Science online, safety not defined edition

Tomatoes Are better mass-market tomatoes on the horizon? Photo by rachelandrew.
  • This week at the Molecular Ecologist: Introducing a new repository for useful snippets of code.
  • Yum. Modern genetic methods and old fashioned cross-breeding may yet make supermarket tomatoes tasty.
  • Selection is selection. An evaluation of genetically modified organisms, from an evolutionary biology perspective.
  • God only knows what’ll happen to NSF. The “sequestration” budget cuts are wreaking havoc at NIH.
  • Viral silliness. In which a marine biologist extensively objects to Buzzfeed.
  • With video! NASA’s plan to capture and sample an asteroid.

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The Molecular Ecologist: Got code? Share and enjoy!

Fall 2011 Student Hackathon Coding Coding is better when done together. Photo by hackNY.

Over at the Molecular Ecologist, Kim Gilbert announces a new initiative, the Molecular Ecologist code snippet repository. It’ll be a place to put bits of useful code that wouldn’t warrant their own publication as a package or program, but would still be helpful to other biologists:

Do you have a script you regularly run to convert between data formats? A quick and easy way to run a certain analysis? Making a common figure for a given type of data? If you’re willing to share your code, we’ll put it online for public access with credit to your name.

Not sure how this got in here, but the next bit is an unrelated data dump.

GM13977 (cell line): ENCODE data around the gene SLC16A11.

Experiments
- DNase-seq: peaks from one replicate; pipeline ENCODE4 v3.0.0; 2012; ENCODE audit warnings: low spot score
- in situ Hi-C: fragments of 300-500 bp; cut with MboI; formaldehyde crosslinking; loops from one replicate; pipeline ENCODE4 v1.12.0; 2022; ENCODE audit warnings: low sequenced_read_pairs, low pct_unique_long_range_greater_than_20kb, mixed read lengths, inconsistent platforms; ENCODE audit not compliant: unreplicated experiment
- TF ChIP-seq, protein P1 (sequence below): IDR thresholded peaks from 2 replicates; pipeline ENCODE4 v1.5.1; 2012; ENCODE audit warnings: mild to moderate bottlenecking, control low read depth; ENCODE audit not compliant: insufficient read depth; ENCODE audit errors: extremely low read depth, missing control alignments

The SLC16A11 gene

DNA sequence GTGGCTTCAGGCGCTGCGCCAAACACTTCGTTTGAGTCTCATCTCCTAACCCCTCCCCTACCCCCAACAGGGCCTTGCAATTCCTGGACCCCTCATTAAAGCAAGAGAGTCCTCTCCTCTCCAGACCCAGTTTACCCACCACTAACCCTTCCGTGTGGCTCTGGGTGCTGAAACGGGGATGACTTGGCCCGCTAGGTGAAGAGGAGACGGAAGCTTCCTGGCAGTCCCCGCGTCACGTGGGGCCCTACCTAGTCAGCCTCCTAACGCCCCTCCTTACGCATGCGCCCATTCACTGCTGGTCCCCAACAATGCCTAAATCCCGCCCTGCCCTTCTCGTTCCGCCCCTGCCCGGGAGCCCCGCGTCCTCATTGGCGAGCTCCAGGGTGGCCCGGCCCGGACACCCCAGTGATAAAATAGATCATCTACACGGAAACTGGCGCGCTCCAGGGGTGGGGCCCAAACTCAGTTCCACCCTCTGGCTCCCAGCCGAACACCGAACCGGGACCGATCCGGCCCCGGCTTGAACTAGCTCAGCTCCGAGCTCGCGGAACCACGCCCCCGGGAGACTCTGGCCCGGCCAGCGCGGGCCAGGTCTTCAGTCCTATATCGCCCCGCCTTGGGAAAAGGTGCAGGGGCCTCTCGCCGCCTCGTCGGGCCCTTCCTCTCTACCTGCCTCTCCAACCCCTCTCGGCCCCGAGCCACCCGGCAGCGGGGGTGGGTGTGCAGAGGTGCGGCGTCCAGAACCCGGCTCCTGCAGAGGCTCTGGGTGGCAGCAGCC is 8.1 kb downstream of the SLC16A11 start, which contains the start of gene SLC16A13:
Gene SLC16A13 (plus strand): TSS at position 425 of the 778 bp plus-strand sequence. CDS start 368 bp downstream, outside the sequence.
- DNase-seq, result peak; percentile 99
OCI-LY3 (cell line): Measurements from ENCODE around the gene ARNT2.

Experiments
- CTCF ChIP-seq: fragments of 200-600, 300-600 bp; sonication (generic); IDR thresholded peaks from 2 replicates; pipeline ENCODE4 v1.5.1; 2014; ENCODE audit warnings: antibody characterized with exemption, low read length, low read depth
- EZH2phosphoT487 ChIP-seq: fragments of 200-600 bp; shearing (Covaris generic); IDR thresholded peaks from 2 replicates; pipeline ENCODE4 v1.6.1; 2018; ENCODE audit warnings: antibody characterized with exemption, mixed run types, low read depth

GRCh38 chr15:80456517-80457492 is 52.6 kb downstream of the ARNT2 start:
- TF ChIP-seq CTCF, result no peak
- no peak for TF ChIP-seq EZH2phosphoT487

To find out how to submit your snippets, go read the whole thing.◼

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Science online, heatmaps and actual heat edition

[DSP] May 18: Heat Wave Photo by jo3design.

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The Molecular Ecologist: Making heatmaps in R

Image by Arianne Albert via The Molecular Ecologist.

Over at the Molecular Ecologist, guest contributor Arianne Albert walks through how to make heatmap figures in R.

Heatmaps are incredibly useful for the visual display of microarray data or data from high-trhoughput sequencing studies such as microbiome analysis. Basically, they are false colour images where cells in the matrix with high relative values are coloured differently from those with low relative values. Heatmaps can range from very simple blocks of colour with lists along 2 sides, or they can include information about hierarchical clustering, and/or values of other covariates of interest. Fortunately, R provides lots of options for constructing and annotating heatmaps.

I’ve personally used heatmap graphics for visualizing population structure in a sample, or linkage disequilibrium along a stretch of genetic sequence, but I haven’t done anything very complex. Arianne’s examples use a data set that’s freely available on Dryad, and she includes a lot of step-by-step detail to build up complex figures—if you’re going to be visualizing some microarrary results or metagenomics data any time soon, you should read the whole thing, and probably bookmark it.◼

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Science online, sugar-frosted peer review edition

Cereal Photo by Shaun Bascara.

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The Molecular Ecologist: Domesticated genes answer the call of the wild

Soay sheep on Hirta, St Kilda, with Cleits Wild Soay sheep, in an assortment of colors. Photo by Commonorgarden.